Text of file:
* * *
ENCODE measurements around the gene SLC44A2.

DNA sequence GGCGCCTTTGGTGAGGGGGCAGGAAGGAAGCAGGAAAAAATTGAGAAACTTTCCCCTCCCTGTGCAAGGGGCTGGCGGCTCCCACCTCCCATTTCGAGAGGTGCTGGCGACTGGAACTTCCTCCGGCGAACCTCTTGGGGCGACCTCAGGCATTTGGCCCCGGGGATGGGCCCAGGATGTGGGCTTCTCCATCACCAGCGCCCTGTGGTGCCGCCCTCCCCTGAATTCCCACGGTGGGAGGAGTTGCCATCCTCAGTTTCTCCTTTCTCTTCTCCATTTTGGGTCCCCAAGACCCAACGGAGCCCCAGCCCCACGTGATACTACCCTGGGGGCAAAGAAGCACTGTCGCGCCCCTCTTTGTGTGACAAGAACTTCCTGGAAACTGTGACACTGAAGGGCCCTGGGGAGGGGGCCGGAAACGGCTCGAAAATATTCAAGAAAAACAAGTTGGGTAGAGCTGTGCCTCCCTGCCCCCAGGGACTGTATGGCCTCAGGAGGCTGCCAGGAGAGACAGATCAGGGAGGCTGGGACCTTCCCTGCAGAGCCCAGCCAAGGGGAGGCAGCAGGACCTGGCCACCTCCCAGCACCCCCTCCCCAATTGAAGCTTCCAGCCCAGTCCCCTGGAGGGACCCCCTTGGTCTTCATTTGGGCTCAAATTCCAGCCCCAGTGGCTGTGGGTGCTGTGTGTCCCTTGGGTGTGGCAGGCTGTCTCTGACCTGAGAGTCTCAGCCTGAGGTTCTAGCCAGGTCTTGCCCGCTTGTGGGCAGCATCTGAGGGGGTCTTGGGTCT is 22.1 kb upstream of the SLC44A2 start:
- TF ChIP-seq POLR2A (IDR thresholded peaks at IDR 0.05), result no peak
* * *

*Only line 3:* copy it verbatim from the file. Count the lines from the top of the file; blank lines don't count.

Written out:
- TF ChIP-seq POLR2A (IDR thresholded peaks at IDR 0.05), result no peak